Self-Educated Sussex Men. 141
I was told you were flirting at Calais,
And next were intriguing at Rome, But I smiled at their impotent malice,
Yet I must say I wish'd you at home; Though I kept what I fancied in petto,
And felt you would ever be true ; Yet I dreamed of the murd'rer's stiletto
Each night—and its victim was you !
I'm arrived at the end of my paper,
So, dearest, you'll not think it rude, If I ring for my seal and my taper,
And think it is time to conclude. Adieu, then—dejected and lonely,
Till I see you I still shall remain, Addio, mio caro—Yours only—
Yours ever,— Amelia Tank.
P.S.—You may buy me a dress like Selina's,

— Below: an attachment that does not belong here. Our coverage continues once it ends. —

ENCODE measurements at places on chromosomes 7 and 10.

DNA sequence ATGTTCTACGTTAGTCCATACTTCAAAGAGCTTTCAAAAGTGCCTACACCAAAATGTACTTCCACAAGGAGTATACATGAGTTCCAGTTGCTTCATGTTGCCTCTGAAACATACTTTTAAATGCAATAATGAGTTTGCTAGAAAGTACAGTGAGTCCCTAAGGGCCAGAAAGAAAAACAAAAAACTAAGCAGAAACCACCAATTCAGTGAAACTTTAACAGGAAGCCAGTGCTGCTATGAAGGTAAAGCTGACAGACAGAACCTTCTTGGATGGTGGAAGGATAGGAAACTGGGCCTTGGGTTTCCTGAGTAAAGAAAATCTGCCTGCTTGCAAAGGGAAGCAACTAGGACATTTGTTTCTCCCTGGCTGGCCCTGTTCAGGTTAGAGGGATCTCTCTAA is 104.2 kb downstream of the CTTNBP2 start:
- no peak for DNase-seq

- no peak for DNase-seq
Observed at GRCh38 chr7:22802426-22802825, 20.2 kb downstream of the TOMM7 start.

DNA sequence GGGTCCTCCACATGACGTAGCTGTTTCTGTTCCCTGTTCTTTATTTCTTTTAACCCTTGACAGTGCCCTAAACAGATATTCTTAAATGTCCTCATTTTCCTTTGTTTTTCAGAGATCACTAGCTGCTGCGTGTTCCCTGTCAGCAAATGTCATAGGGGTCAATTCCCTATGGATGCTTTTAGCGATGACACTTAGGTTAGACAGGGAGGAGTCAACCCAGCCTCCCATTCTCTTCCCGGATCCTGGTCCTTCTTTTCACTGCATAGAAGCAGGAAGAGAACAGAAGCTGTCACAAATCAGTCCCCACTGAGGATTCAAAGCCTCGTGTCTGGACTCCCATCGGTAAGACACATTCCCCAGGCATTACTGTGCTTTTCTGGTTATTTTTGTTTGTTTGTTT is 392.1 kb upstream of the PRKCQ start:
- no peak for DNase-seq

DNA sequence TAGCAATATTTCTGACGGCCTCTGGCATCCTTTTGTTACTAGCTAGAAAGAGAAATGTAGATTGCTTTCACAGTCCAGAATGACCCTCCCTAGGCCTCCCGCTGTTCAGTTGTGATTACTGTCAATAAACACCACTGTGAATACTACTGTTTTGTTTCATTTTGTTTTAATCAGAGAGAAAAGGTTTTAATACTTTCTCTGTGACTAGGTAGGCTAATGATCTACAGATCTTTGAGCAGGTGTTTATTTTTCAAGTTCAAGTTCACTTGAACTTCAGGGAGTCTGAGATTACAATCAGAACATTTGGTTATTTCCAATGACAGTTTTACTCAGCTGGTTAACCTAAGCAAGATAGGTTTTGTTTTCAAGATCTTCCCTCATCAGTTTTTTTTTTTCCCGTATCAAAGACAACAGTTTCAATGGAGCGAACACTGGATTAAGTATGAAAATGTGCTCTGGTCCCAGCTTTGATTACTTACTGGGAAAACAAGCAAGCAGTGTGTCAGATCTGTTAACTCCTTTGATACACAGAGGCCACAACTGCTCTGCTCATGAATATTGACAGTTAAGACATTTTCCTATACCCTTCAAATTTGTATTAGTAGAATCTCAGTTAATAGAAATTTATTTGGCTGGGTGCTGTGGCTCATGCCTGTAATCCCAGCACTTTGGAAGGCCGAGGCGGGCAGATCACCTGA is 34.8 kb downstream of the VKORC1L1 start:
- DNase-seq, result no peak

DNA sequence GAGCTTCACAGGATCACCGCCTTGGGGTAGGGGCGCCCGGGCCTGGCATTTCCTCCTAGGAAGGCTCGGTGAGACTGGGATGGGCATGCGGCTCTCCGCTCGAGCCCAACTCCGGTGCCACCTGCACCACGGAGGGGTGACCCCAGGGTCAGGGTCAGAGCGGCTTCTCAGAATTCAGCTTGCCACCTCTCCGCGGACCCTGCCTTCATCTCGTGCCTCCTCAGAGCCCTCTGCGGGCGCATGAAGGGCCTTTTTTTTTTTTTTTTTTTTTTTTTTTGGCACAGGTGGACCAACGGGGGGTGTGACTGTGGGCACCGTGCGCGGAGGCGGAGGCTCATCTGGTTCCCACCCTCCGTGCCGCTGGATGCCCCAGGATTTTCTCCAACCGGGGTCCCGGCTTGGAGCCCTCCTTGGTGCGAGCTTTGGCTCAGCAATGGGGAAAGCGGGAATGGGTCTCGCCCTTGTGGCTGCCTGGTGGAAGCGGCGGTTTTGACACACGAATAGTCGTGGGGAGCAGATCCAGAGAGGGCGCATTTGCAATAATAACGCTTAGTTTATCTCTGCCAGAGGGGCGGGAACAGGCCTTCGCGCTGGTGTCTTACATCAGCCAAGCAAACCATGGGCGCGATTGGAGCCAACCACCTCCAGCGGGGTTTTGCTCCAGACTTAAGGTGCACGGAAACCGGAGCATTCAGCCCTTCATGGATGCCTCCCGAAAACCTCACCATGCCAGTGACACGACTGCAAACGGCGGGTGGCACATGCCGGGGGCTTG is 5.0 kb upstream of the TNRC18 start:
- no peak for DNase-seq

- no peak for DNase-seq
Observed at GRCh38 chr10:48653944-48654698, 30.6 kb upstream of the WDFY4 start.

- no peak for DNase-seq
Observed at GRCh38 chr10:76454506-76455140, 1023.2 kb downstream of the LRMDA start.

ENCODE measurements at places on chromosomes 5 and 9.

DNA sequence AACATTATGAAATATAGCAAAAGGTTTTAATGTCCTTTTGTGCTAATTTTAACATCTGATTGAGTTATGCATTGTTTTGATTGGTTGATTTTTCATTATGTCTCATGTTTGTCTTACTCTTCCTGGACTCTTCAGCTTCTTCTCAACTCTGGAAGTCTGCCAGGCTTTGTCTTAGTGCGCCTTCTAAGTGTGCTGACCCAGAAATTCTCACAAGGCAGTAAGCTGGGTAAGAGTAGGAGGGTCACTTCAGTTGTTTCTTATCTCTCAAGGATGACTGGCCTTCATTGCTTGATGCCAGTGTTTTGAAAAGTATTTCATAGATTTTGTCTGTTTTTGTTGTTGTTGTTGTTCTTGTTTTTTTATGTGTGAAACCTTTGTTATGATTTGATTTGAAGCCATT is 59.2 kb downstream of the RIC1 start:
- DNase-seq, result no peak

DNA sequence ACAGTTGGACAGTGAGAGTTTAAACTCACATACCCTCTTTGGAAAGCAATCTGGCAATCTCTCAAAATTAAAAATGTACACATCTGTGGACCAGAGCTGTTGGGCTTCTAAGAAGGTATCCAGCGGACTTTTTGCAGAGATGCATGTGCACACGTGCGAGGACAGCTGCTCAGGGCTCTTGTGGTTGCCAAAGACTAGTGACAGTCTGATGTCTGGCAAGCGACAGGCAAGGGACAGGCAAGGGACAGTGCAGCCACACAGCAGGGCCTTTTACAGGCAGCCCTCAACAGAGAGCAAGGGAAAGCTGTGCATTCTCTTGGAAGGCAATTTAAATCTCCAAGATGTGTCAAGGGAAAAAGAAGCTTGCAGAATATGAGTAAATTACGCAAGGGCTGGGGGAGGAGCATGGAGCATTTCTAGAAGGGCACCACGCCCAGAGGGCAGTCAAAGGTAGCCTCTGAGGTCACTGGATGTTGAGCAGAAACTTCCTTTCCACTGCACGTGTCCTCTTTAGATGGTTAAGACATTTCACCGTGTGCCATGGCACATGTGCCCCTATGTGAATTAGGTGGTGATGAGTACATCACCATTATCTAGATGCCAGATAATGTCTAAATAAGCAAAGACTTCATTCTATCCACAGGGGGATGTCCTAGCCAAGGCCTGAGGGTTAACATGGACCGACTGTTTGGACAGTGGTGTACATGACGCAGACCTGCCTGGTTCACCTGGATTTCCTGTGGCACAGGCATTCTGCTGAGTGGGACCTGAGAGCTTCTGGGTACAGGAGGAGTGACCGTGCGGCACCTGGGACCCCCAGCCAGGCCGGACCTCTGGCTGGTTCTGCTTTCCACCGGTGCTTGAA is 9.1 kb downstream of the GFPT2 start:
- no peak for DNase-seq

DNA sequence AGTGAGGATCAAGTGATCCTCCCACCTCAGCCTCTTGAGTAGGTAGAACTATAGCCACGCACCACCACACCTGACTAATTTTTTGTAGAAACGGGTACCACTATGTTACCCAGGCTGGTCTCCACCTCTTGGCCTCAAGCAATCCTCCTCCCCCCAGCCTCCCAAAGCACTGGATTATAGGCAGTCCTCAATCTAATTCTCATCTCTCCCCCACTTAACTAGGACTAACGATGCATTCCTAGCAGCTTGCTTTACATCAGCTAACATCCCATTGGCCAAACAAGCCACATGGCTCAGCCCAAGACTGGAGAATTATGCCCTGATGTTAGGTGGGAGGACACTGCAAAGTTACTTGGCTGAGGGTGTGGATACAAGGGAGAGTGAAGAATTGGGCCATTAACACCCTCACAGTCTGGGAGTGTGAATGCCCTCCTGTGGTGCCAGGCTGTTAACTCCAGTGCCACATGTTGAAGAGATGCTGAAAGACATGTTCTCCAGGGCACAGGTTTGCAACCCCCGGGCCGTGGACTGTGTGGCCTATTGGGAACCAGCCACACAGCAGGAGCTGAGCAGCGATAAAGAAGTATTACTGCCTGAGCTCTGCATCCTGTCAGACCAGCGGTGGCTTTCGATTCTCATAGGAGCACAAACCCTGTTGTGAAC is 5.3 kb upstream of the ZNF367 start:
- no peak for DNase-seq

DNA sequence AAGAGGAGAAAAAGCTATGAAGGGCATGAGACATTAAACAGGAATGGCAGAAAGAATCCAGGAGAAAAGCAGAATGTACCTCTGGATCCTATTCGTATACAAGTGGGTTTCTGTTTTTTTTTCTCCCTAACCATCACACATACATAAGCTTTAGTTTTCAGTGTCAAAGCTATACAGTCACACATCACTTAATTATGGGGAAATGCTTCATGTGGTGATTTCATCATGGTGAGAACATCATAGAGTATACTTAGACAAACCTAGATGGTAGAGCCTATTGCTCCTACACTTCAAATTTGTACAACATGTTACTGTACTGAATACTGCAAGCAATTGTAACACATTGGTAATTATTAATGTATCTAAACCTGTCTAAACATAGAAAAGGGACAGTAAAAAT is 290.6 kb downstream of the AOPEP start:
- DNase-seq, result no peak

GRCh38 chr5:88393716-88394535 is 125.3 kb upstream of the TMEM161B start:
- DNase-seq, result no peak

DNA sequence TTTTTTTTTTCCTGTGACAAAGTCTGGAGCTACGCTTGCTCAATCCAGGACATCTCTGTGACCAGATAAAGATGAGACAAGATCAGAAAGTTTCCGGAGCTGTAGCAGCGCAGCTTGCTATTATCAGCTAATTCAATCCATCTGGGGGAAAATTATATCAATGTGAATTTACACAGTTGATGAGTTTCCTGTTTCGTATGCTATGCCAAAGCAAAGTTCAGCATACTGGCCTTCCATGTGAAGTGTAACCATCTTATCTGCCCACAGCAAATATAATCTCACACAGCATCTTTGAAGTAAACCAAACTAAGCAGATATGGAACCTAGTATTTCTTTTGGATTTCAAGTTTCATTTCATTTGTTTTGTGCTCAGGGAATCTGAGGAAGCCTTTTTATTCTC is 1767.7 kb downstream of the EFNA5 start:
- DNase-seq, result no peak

Her complexion's so much like my own; And don't fail to call at Farina's
For a case of his Eau de Cologne; And whate'er your next letter announces,
Let it also intelligence bring, If the French have left off the deep flounces,
And what will be worn for the Spring!
The hit, too, at the fashionable mania which raged amongst the young swells of that day of driving stage-coaches ("The Modern Phaeton "), with its classical allusions, is full of wit, as, at a later day, was the rhyming description of a geological walk with Dr. Mantell. The lines he addressed to the young lady referred to as his occasional musical instructress, on her marriage day, have a tender grace in them that will justify quotation:—
TO MARIANNE FLEET, On her Marriage* March 2$th, 1837.
And thou shalt be a bride to-day, thou young, and good, and fair,
And the ring is waiting for thy hand, the wreath is in thy hair;
The young, the gay, the glad, are met to hail the joyous scene,
And thy bridesmaids wait upon thy steps, like fairies round their queen.
* With her cousin, William Hayley Mason, a godson of Hayley, the Poet.